By Tara Werner
There is a very simple tombstone in Montmartre, just a slab with dates on it. But Parisians always place camellias on the grave: Marie Alphonsine Duplessis, The Lady of the Camellias, was a courtesan of great beauty.
Verdi based his most famous opera, La Traviata, on a play by Alexandre Dumas, La Dame aux Camelias. Like all great romantic stories, Dumas' plot was part-autobiographical.
He had a passionate love affair with Duplessis, the mistress of the elderly Count Strakelberg, who had installed her in a luxurious apartment. She was introduced to Dumas in 1844, and one day when she was entertaining in her apartment she began to cough blood.
It was Dumas' genuine concern that persuaded her to take him on as a lover, and during the ensuing year the relationship developed, somewhat stormily.
Although genuinely in love with Dumas, Duplessis chose not to give up her life of luxury or her other lovers (among them Musset and Liszt) to live with him.
Eventually Dumas tired of waiting and wrote her a vicious letter of farewell. The letter did not appear to cut much ice. Duplessis ignored it and continued her hedonistic lifestyle, going from spa to spa in a desperate attempt to regain her health.
But it was too late. She died of consumption back in her Paris apartment during the winter of 1847. She was just 23.
Upon hearing of Marie's death, Dumas took his grief out in writing his novel, and later a play based on the same sad plot.
For Giuseppe Verdi, however, Dumas' tale of tragic passion drew the composer like a magnet. Possibly the story's appeal lay in Verdi's own situation.
At the time it may have echoed his long-standing relationship with the singer Giuseppina Strepponi, who lived with him in Paris during 1847 and who became his wife only in 1859.
Whatever the reason for the play's attraction, when Verdi received a commission from the opera house in Venice for a new opera, he immediately proposed the subject of La Dame aux Camelias to his librettist, Piave.
The two lovers, Violetta Valery and Alfredo Germont, must be among the best known in the entire operatic literature.
Alfredo is sung in Alan Smythe's outdoor spectacular at North Harbour Stadium by the American tenor Richard Troxell, who is under no illusions about the essentially pragmatic nature of his stage partner's character.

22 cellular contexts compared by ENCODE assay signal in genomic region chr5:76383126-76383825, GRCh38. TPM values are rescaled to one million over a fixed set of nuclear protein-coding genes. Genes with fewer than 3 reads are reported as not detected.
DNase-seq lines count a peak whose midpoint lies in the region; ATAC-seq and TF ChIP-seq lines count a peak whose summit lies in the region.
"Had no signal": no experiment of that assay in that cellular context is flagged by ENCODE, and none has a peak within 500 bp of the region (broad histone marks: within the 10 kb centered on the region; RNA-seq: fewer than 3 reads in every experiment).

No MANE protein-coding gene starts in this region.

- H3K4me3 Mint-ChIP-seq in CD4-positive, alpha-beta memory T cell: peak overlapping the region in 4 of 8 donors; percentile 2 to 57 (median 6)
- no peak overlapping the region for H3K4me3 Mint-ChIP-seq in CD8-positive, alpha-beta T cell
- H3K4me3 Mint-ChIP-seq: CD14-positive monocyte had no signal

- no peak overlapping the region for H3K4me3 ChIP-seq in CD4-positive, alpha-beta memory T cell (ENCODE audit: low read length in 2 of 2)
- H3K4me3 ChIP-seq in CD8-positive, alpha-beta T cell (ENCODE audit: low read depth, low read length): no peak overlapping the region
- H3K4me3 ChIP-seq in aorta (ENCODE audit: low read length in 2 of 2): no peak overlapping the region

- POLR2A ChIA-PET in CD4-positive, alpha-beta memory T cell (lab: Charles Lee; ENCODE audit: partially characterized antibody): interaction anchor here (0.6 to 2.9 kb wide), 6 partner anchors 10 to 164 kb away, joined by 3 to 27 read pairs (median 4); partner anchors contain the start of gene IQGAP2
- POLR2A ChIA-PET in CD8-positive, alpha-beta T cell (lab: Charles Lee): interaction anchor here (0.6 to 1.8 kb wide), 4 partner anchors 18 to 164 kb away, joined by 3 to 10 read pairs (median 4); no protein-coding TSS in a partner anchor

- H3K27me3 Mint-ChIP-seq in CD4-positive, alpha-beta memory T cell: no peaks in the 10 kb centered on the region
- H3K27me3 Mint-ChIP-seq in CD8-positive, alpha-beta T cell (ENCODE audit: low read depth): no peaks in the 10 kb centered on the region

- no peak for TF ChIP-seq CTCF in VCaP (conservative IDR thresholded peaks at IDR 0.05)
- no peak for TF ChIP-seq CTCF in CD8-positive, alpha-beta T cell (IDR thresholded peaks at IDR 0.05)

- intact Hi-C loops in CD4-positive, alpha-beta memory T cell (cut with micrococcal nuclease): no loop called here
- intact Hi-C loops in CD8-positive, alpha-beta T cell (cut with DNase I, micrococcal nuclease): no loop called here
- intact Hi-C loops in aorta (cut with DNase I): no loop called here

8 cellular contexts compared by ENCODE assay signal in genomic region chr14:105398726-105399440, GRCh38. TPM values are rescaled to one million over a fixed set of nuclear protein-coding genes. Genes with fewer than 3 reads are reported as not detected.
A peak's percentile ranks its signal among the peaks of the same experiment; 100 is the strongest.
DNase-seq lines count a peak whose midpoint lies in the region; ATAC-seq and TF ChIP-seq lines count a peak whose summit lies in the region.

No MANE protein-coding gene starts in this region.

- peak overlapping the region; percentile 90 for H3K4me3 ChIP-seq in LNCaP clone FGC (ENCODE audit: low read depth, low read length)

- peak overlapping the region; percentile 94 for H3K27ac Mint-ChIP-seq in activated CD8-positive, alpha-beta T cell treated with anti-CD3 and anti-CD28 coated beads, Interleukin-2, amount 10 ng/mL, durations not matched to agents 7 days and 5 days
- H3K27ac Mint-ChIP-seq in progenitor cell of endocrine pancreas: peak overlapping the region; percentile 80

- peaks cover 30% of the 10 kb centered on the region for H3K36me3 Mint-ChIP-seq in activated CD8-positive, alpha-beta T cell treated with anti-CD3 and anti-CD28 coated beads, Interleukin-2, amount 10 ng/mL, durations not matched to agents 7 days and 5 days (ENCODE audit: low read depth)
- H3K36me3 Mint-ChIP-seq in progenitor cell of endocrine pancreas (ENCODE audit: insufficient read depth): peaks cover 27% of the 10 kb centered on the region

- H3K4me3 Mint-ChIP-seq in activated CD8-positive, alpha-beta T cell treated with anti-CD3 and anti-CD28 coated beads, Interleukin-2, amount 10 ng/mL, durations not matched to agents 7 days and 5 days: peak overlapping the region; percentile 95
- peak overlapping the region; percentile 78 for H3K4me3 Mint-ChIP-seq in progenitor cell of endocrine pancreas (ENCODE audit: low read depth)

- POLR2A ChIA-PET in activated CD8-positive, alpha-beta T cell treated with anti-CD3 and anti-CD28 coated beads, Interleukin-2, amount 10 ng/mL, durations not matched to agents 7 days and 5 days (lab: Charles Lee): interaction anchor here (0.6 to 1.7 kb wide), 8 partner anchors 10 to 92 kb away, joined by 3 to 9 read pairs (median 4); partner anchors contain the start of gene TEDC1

"Alfredo is young and in love for the first time. Violetta is not a wayward woman. She is very worldly-wise, and she is willing to give Alfredo up, even though it means a great deal of pain and sadness for her."
Violetta is performed by soprano Jean Glennon, who was last in Auckland to sing Lady Macbeth in the Opera New Zealand production of Macbeth. Her strong portrayal of that evil leading lady was underlined with a real sense of malice and mockery.
As a lyrico spinto, or dramatic soprano, Glennon has a voice ideally suited to the "great ladies" of Verdi, and she is all too aware of the manifold demands the composer asks of Violetta.
"It's an enormous role and a technical landmine. The music is very demanding and you have to be very flexible. I'm on stage for most of the opera, and it can be easy to be overly emotional," she says.
And like Troxell, Glennon has a clear perspective of Violetta's character.
"She's a complex, multi-layered personality. Even though she may be a high-class courtesan there is also a real purity to her. She really loves Alfredo, and giving him up so his family won't be tainted is a tremendous sacrifice. If she could have stayed with Alfredo she might have healed, but in the end there is nothing for her to hope for."
The reasons the opera continues to be popular are clear. While it is one of his more personal and intimate creations, Verdi's music is full of luscious melodies. Above all, the plot is strong, romantic and heart-felt.
La Traviata states unambiguously the nature of the heroine's poignant predicament. She is a courtesan with consumption who gives up everything for love, and the sake of her lover's name. She is cruelly rejected by him and finally dies in his arms, too late for both of them to achieve any lasting happiness.
What: La Traviata
Where: North Harbour Stadium
When: Friday February 25, 8.30pm
By Tara Werner